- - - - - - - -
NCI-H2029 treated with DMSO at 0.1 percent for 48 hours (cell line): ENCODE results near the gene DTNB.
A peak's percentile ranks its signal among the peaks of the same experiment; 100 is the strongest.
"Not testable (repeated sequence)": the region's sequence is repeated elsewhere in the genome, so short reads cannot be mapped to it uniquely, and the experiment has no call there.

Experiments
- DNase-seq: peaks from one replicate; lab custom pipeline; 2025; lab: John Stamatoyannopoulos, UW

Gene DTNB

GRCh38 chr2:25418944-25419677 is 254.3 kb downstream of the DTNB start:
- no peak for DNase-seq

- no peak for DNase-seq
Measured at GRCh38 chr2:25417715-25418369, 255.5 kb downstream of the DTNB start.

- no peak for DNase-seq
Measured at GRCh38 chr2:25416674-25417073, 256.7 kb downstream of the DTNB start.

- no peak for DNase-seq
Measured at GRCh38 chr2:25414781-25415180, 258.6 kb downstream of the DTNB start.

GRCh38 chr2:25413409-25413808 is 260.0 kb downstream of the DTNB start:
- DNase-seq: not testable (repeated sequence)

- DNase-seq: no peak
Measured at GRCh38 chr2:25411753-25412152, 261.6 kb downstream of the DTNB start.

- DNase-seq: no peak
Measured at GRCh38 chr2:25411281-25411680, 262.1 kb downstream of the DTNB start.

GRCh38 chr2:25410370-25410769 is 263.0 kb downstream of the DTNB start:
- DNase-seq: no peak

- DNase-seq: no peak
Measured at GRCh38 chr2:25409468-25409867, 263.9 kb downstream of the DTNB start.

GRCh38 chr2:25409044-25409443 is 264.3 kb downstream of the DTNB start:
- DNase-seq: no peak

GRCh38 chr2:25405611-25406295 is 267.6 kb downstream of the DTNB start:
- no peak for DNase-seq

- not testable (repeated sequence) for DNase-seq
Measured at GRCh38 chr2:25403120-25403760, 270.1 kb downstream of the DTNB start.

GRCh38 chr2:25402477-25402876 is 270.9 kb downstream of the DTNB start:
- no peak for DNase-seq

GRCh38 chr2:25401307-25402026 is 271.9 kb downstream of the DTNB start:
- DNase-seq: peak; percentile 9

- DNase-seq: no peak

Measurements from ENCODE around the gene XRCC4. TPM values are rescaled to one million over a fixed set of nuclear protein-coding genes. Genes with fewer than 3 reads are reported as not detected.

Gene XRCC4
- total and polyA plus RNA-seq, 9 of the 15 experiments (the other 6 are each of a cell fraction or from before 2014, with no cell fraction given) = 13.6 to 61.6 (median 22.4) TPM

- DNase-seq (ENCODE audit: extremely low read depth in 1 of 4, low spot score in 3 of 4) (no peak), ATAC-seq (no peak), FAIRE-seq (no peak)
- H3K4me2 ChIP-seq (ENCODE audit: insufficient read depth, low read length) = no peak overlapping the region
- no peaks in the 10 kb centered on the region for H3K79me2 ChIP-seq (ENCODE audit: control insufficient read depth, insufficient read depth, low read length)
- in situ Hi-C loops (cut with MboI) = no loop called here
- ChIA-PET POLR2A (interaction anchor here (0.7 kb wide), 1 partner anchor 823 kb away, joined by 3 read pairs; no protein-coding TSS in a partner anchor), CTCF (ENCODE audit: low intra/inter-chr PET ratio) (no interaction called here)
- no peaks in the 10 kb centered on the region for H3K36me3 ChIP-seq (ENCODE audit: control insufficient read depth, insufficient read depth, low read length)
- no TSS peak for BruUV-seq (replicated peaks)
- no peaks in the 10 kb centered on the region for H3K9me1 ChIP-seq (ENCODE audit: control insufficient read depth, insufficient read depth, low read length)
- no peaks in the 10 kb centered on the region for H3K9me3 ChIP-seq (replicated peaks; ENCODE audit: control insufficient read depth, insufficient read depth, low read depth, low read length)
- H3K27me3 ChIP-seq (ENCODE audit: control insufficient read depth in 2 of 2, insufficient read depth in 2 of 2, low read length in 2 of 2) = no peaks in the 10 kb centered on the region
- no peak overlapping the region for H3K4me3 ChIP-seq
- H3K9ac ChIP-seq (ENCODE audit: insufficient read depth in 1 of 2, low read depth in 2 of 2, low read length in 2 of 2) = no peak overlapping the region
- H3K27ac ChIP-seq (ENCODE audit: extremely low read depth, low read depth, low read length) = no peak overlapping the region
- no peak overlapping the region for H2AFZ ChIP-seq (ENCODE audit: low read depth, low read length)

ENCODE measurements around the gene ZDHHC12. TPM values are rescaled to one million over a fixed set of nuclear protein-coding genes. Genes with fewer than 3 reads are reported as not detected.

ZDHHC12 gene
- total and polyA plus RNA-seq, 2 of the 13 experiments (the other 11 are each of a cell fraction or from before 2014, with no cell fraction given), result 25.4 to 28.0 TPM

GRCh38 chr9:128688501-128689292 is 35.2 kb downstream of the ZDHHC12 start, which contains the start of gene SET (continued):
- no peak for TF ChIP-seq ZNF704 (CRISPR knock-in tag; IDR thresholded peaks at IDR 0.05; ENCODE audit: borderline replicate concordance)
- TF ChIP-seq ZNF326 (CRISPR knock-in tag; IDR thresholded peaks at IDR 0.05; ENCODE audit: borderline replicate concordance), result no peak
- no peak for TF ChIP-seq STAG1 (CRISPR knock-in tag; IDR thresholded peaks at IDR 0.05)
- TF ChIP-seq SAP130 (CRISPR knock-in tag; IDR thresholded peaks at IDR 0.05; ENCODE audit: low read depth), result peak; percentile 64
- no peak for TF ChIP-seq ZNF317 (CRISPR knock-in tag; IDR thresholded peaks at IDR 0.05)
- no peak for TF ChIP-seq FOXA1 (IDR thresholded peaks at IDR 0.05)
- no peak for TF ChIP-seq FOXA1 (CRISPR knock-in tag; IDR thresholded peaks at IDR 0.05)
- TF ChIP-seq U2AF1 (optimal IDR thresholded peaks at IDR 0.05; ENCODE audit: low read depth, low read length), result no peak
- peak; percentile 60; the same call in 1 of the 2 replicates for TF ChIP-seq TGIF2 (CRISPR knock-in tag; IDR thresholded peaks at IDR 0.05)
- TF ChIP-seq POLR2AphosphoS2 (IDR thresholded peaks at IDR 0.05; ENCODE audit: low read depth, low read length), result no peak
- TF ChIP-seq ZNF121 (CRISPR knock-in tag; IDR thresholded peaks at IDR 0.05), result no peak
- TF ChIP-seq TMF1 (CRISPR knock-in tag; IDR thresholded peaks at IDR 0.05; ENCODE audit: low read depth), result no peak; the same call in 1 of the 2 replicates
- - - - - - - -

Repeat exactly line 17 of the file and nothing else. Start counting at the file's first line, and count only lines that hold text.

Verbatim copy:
- DNase-seq: no peak